- Format any drive for older Macs with patched Apple tools, Tyler Sable, Classic Restorations, 2007.04.25. Apple HD SC Setup and Drive Setup only work with Apple branded hard drives – until you apply the patches linked to this article.
- Making floppies and CDs for older Macs using modern Macs, Windows, and Linux PCs, Tyler Sable, Classic Restorations, 2007.03.15. Older Macs use HFS floppies and CDs. Here are the free resources you’ll need to write floppies or CDs for vintage Macs using your modern computer.
- 30 days of old school computing: No real hardships, Ted Hodges, Vintage Mac Living, 2006.10.11. These old black-and-white Macs are just fine for messaging, word processing, spreadsheets, scheduling, contact management, and browsing the Web.
- Mac OS 8 and 8.1: Maximum size, maximum convenience, Tyler Sable, Classic Restorations, 2006.09.11. Mac OS 8 and 8.1 add some useful new features and tools, and it can even be practical on 68030-based Macs.
- Floppy drive observations: A compleat guide to Mac floppy drives and disk formats, Scott Baret, Online Tech Journal, 2006.06.29. A history of the Mac floppy from the 400K drive in the Mac 128K through the manual-inject 1.4M SuperDrives used in the late 1990s.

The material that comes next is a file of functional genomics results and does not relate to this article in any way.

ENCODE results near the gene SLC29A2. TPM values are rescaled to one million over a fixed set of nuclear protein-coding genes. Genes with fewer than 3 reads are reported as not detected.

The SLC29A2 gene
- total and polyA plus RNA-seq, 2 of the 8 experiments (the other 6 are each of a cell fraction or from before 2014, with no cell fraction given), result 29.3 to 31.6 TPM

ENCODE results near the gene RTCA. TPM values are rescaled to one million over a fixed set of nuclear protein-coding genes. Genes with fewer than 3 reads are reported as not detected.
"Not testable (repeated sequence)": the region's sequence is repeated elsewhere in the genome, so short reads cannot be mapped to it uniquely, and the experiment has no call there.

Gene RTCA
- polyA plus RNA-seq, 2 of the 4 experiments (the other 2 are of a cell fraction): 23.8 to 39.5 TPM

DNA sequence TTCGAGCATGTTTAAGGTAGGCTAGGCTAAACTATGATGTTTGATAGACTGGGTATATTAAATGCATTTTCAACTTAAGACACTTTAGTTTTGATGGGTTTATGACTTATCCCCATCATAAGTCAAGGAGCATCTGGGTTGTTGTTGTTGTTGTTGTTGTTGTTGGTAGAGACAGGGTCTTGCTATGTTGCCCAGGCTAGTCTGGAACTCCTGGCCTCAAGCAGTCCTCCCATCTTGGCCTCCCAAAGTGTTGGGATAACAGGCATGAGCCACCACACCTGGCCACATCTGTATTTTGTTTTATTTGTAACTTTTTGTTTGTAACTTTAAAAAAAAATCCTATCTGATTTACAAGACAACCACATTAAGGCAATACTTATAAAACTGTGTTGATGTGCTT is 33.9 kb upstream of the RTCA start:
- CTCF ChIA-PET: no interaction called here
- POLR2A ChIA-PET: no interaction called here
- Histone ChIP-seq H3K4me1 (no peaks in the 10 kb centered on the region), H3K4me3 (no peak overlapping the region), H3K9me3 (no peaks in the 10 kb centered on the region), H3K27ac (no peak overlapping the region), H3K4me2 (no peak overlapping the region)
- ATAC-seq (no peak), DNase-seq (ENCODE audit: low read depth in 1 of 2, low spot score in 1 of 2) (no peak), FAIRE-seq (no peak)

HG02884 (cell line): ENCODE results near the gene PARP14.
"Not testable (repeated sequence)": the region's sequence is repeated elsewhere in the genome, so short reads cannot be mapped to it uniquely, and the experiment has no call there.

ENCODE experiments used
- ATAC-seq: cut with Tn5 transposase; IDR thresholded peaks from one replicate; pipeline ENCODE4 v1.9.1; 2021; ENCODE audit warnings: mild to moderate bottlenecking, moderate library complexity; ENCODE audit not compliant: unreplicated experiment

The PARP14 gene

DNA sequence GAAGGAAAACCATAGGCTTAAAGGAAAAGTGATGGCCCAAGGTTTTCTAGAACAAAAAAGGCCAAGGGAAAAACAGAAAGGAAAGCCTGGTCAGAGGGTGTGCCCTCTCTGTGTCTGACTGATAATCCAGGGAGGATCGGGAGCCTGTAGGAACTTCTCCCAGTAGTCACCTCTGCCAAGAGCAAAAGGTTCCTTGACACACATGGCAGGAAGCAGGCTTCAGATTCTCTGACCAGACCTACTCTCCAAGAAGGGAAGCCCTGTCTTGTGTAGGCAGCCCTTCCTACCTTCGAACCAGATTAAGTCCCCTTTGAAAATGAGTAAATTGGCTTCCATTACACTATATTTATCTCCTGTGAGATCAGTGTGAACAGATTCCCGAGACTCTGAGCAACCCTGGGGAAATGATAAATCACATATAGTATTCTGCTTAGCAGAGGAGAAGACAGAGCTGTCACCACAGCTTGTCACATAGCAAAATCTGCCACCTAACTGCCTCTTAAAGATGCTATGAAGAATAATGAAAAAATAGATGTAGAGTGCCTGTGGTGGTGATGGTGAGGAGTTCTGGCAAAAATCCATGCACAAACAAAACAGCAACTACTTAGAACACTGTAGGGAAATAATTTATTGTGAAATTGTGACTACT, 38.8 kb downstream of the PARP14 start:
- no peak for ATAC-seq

- System 7.5 and Mac OS 7.6: The beginning and end of an era, Tyler Sable, Classic Restorations, 2006.02.15. System 7.5 and Mac OS 7.6 introduced many new features and greater modernity while staying within reach of most early Macintosh models.
- Turning an LC or other ancient Mac into a webcam with a QuickCam, Tyler Sable, Classic Restorations, 2006.01.25. As long as it has 4 MB of RAM and a hard drive, any 16 MHz or faster Mac that supports color can be configured as a webcam.
- Web browser tips for the classic Mac OS, Nathan Thompson, Embracing Obsolescence, 2006.01.03. Tips on getting the most out of WaMCom, Mozilla, Internet Explorer, iCab, Opera, and WannaBe using the classic Mac OS.